Author for correspondence: e-mail Nicolaus.Adams@noaa.gov.
GENETIC POPULATION STRUCTURE OF PSEUDO-NITZSCHIA PUNGENS (BACILLARIOPHYCEAE) FROM THE PACIFIC NORTHWEST AND THE NORTH SEA1
Article first published online: 29 SEP 2009
© 2009 Phycological Society of America
Journal of Phycology
Volume 45, Issue 5, pages 1037–1045, October 2009
How to Cite
Adams, N. G., Trainer, V. L., Rocap, G., Herwig, R. P. and Hauser, L. (2009), GENETIC POPULATION STRUCTURE OF PSEUDO-NITZSCHIA PUNGENS (BACILLARIOPHYCEAE) FROM THE PACIFIC NORTHWEST AND THE NORTH SEA. Journal of Phycology, 45: 1037–1045. doi: 10.1111/j.1529-8817.2009.00746.x
Received 2 September 2008. Accepted 25 February 2009.
- Issue published online: 16 OCT 2009
- Article first published online: 29 SEP 2009
- genetic differentiation;
- population genetics;
- population structure;
- Pseudo-nitzschia pungens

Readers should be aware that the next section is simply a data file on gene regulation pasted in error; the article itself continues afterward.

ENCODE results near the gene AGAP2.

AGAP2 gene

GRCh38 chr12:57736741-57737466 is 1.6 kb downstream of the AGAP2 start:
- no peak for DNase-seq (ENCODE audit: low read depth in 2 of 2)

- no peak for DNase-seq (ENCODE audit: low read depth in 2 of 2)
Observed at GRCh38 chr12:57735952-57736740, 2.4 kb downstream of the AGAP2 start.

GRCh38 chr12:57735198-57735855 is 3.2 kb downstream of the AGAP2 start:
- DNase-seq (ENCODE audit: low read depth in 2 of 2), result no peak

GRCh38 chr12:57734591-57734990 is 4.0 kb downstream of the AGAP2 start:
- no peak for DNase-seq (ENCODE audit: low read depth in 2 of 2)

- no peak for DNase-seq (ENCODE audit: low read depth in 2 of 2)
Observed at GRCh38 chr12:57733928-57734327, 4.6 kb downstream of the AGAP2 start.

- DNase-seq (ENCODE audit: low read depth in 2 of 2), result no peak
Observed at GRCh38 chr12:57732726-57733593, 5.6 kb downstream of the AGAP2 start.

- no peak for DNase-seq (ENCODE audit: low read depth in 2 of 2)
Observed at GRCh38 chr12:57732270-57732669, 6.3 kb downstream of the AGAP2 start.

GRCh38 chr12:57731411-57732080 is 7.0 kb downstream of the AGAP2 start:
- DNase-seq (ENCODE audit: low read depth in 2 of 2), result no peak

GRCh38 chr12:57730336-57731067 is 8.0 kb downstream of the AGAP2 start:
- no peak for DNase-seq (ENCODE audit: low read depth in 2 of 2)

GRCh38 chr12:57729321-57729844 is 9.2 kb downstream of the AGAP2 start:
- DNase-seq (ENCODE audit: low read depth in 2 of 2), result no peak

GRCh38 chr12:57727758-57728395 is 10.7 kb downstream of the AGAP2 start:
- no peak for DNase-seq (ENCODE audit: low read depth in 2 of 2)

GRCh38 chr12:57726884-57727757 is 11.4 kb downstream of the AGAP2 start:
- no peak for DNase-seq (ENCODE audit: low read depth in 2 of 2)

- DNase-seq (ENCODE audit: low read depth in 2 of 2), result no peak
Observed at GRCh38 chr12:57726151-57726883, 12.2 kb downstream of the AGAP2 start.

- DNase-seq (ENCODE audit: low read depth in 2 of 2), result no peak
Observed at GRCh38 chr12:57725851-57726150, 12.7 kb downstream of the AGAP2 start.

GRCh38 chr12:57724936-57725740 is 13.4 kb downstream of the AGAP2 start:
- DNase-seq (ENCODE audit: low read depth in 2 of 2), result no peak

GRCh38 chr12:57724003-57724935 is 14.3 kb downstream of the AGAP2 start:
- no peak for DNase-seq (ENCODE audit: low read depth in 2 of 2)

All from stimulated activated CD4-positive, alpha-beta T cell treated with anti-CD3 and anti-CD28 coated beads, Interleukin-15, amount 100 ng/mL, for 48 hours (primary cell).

Several species of the diatom Pseudo-nitzschia produce the neurotoxin domoic acid (DA). Consumption of fish and shellfish that have accumulated this potent excitotoxin has resulted in severe illness and even death in humans, marine mammals, and seabirds. Pseudo-nitzschia pungens (Grunow ex Cleve) Hasle is a cosmopolitan diatom commonly occurring in the waters of the Pacific Northwest (PNW) and the eastern North Atlantic, including the North Sea. However, genetic and physiological relationships among populations throughout this large geographic distribution have not been assessed. Population genetic parameters (e.g., Hardy–Weinberg equilibrium, linkage equilibrium, FST) calculated for P. pungens collected from the Juan de Fuca eddy region in the PNW indicated the presence of two distinct groups that were more divergent from each other than either was from a P. pungens sample from the North Sea. Geographic heterogeneity was also detected within each of the two PNW groups. These results suggested that the populations of P. pungens recently mixed in the Juan de Fuca eddy region (a seasonally retentive feature off the coasts of Washington State, USA, and Vancouver Island, Canada) but did not exchange genetic material by sexual reproduction. Alternatively, these two groups may be cryptic (morphologically identical, but reproductively isolated) species. Identifying cryptic diversity in Pseudo-nitzschia is important for bloom prediction and aiding the identification of molecular markers that can be used for rapid detection assay development.